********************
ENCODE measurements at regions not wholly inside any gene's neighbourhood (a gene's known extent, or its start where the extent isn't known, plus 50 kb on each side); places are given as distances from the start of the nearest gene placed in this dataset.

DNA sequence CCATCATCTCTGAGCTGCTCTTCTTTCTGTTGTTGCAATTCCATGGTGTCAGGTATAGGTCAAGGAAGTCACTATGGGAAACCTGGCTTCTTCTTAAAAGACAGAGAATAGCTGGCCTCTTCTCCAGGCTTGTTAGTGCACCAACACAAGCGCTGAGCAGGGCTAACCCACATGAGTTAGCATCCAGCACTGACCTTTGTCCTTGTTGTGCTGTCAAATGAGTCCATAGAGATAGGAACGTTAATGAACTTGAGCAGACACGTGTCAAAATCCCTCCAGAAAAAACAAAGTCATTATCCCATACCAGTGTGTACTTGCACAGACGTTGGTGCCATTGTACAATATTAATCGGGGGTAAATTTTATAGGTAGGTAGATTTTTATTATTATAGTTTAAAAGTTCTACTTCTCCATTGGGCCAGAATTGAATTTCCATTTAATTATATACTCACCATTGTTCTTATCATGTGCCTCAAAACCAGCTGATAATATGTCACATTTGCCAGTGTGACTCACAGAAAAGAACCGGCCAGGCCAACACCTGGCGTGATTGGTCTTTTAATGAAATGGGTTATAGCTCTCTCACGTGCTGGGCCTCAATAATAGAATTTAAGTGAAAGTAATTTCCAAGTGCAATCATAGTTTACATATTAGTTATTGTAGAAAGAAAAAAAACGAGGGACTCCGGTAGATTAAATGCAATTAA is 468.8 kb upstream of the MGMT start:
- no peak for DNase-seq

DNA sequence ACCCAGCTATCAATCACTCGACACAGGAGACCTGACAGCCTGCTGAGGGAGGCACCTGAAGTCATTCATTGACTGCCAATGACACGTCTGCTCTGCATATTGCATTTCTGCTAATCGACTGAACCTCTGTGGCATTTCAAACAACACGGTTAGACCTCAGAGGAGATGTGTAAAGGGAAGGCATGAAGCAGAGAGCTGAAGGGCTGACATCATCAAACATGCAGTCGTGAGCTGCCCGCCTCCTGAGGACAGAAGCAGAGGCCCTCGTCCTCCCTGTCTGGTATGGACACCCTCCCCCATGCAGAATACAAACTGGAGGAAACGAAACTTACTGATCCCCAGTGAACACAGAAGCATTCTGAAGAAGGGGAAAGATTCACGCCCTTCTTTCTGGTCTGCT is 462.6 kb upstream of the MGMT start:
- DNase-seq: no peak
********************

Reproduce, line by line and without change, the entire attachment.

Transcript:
ENCODE measurements at regions not wholly inside any gene's neighbourhood (a gene's known extent, or its start where the extent isn't known, plus 50 kb on each side); places are given as distances from the start of the nearest gene placed in this dataset.

DNA sequence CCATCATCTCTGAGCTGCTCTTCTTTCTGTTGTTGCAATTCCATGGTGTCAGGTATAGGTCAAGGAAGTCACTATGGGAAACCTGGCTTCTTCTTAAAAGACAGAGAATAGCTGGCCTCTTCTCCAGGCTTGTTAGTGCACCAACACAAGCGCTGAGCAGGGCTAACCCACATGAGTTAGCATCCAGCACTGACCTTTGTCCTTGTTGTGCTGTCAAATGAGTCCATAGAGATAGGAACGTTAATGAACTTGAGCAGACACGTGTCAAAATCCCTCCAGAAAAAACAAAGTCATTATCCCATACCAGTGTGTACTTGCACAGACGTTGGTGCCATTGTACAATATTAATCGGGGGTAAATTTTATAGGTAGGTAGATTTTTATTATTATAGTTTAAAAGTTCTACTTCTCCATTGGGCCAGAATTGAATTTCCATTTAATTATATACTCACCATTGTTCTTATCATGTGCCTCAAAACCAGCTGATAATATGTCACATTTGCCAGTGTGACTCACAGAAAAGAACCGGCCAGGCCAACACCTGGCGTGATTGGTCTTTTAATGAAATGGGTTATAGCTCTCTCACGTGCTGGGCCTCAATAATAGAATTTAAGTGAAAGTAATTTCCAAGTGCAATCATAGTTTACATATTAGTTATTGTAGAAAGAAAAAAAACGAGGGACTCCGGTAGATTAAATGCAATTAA is 468.8 kb upstream of the MGMT start:
- no peak for DNase-seq

DNA sequence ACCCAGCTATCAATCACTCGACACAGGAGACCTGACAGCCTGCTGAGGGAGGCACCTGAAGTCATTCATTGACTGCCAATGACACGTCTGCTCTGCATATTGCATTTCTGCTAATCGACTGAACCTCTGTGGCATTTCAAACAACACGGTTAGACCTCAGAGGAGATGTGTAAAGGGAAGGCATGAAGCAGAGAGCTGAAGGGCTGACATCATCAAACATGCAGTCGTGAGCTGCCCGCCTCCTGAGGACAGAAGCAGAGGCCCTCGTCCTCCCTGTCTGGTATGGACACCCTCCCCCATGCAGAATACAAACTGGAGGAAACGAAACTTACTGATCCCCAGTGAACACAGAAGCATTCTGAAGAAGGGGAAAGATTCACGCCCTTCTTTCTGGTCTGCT is 462.6 kb upstream of the MGMT start:
- DNase-seq: no peak